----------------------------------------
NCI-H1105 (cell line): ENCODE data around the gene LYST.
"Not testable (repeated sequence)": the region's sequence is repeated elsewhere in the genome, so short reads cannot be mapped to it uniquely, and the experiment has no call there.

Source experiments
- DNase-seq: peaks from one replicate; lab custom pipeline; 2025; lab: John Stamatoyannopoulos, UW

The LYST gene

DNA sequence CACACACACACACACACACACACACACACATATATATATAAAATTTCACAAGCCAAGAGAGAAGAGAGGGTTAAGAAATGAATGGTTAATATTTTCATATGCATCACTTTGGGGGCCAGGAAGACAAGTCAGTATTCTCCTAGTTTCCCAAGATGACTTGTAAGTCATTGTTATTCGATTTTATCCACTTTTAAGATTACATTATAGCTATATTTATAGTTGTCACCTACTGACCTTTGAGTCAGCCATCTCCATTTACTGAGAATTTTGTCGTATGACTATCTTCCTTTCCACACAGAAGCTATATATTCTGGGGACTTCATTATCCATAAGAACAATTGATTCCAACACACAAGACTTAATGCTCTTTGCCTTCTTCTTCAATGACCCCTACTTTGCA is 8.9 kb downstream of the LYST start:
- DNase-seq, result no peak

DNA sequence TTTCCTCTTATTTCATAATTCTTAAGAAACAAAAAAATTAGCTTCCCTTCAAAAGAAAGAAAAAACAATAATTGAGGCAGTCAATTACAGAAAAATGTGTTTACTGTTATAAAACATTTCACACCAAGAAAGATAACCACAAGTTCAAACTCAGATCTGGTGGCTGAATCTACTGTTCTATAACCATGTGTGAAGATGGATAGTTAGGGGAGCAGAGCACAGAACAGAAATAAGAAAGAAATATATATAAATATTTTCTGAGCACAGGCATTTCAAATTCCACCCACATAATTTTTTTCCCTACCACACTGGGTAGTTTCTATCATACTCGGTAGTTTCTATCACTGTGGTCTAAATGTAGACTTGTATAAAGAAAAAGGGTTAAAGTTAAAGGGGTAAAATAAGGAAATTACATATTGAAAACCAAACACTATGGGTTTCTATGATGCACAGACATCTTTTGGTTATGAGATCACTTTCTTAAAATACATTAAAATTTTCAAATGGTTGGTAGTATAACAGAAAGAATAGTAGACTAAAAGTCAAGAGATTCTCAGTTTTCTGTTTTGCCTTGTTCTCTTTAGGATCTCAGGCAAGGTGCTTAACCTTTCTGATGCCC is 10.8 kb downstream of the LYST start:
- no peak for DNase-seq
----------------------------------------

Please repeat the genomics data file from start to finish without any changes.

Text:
NCI-H1105 (cell line): ENCODE data around the gene LYST.
"Not testable (repeated sequence)": the region's sequence is repeated elsewhere in the genome, so short reads cannot be mapped to it uniquely, and the experiment has no call there.

Source experiments
- DNase-seq: peaks from one replicate; lab custom pipeline; 2025; lab: John Stamatoyannopoulos, UW

The LYST gene

DNA sequence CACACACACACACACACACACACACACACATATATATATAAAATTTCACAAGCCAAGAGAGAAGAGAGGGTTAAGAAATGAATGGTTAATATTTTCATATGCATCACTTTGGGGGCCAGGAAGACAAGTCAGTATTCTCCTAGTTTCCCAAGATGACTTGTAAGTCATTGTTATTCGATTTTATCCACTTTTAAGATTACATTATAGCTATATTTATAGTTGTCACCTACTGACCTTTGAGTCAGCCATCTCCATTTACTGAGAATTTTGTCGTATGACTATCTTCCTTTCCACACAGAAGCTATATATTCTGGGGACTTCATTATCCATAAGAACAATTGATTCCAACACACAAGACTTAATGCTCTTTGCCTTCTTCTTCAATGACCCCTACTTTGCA is 8.9 kb downstream of the LYST start:
- DNase-seq, result no peak

DNA sequence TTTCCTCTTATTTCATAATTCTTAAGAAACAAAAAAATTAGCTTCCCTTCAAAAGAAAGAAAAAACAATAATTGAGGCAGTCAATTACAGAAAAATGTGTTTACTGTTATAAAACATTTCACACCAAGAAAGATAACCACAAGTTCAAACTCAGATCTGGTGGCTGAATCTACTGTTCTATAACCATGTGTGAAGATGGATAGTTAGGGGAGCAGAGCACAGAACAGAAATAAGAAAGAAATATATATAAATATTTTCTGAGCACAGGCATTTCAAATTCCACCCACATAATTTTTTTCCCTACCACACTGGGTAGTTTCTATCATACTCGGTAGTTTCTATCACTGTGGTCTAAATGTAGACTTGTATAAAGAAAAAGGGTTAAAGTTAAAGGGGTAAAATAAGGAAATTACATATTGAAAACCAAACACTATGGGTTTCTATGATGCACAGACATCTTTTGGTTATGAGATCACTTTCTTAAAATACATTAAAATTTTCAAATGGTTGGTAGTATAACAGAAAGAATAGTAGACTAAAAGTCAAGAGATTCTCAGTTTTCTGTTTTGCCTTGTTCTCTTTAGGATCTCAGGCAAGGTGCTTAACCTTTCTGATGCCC is 10.8 kb downstream of the LYST start:
- no peak for DNase-seq